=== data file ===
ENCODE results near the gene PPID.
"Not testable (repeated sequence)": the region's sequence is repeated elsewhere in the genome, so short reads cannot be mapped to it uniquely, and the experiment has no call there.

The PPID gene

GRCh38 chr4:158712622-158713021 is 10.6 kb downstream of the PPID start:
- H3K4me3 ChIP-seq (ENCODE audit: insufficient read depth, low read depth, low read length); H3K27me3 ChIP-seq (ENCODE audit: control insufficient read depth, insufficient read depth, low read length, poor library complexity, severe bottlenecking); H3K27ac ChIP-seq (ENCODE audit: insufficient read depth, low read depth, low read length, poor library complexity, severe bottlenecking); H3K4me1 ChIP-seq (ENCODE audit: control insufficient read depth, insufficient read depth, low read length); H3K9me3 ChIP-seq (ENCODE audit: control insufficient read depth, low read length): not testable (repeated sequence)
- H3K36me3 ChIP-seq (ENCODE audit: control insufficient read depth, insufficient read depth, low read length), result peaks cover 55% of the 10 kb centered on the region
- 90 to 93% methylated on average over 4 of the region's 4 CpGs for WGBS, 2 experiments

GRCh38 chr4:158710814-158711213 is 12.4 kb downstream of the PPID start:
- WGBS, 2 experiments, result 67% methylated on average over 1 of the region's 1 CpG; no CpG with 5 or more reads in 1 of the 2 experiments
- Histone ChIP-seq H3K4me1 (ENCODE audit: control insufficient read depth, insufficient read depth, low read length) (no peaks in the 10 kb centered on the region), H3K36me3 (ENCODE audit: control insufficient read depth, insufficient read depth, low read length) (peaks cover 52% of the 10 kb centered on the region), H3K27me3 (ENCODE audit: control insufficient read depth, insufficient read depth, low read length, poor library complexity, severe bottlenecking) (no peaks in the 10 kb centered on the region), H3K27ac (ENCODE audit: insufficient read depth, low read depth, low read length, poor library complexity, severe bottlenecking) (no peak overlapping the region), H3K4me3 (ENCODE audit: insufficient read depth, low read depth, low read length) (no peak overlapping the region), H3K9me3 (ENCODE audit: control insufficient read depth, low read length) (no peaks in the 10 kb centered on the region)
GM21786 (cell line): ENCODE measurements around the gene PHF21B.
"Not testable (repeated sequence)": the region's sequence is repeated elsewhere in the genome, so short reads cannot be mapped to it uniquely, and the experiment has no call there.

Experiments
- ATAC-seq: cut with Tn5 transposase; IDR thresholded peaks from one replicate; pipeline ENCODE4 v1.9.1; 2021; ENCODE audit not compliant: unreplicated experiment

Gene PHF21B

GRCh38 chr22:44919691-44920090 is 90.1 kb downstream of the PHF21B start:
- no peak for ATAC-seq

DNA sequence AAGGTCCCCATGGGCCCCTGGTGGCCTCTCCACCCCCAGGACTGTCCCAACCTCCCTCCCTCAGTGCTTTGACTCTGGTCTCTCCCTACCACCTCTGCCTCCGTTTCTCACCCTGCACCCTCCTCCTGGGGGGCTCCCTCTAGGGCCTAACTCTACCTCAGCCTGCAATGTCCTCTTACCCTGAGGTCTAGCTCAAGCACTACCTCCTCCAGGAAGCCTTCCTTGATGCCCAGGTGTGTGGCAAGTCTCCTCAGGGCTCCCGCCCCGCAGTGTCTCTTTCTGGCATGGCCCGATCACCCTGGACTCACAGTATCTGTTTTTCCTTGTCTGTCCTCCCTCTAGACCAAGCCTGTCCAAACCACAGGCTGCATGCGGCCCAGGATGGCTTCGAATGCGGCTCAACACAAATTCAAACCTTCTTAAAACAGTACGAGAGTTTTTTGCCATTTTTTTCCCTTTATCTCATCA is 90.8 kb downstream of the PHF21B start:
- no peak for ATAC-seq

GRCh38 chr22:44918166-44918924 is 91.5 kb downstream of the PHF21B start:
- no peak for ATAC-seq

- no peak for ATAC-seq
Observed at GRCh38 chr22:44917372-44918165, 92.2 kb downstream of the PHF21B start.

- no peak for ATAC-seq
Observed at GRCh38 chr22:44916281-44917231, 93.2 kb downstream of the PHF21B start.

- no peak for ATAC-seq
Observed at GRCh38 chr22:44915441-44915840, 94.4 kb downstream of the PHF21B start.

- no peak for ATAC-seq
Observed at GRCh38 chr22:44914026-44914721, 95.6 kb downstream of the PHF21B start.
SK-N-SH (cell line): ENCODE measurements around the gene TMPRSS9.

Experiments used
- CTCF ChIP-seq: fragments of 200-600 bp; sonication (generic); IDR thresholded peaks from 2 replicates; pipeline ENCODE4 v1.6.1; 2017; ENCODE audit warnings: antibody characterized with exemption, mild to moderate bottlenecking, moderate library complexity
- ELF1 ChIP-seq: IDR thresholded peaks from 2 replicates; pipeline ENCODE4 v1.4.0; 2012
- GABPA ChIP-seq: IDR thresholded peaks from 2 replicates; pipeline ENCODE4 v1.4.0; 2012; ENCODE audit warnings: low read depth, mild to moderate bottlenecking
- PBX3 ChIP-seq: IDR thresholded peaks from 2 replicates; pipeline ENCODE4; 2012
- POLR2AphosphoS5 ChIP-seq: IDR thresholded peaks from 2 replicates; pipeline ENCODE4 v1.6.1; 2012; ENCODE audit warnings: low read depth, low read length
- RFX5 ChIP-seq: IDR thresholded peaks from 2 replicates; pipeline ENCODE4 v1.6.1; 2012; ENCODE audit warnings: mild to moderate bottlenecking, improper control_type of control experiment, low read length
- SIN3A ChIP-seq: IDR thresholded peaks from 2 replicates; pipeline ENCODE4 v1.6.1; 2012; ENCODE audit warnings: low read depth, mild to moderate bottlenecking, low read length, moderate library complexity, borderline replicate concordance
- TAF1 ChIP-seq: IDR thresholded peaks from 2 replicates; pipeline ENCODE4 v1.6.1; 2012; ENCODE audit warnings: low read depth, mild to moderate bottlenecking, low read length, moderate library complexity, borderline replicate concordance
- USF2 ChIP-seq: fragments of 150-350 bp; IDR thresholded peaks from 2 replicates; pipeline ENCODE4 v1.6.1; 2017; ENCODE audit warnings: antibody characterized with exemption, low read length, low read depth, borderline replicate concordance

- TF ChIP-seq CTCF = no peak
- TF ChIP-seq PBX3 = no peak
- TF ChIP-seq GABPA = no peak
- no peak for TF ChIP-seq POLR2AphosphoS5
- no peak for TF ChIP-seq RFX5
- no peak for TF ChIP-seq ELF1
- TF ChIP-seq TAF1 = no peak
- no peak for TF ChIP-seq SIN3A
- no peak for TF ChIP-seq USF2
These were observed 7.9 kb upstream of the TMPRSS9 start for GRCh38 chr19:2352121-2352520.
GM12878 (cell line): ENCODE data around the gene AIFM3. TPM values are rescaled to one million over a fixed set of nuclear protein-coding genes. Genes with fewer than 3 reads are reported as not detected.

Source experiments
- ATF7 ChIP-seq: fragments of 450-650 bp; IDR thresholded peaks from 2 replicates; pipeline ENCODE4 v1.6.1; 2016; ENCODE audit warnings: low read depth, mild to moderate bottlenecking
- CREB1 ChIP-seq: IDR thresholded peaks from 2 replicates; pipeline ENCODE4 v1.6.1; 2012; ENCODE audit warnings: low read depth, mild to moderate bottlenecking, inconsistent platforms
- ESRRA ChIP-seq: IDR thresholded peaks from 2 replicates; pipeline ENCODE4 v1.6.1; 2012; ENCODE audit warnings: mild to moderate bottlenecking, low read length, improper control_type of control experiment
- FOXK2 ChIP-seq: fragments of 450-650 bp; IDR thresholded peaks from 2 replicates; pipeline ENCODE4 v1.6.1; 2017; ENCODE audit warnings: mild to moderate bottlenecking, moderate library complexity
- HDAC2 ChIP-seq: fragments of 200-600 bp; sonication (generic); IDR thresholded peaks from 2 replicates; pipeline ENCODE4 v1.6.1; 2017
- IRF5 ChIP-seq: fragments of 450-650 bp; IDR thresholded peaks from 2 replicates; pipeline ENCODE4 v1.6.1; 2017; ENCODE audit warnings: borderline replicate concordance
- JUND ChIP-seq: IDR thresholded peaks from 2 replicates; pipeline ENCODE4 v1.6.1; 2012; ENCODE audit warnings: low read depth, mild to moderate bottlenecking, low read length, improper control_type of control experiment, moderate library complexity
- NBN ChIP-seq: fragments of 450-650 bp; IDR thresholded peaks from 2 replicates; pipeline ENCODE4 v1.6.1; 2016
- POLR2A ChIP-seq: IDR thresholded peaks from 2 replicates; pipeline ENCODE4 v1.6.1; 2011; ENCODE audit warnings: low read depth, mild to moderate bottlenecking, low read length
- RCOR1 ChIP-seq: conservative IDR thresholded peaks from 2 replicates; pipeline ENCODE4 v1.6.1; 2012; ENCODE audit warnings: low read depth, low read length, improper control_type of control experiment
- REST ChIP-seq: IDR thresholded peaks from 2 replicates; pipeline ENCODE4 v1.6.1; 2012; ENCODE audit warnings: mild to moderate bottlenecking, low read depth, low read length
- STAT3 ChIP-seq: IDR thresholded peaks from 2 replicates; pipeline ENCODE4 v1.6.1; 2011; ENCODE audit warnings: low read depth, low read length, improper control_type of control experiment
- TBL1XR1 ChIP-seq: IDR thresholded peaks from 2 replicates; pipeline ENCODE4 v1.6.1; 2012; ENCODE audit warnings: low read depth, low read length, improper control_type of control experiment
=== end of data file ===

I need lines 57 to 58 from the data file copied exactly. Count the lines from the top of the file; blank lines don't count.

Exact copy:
- HDAC2 ChIP-seq: fragments of 200-600 bp; sonication (generic); IDR thresholded peaks from 2 replicates; pipeline ENCODE4 v1.6.1; 2017
- IRF5 ChIP-seq: fragments of 450-650 bp; IDR thresholded peaks from 2 replicates; pipeline ENCODE4 v1.6.1; 2017; ENCODE audit warnings: borderline replicate concordance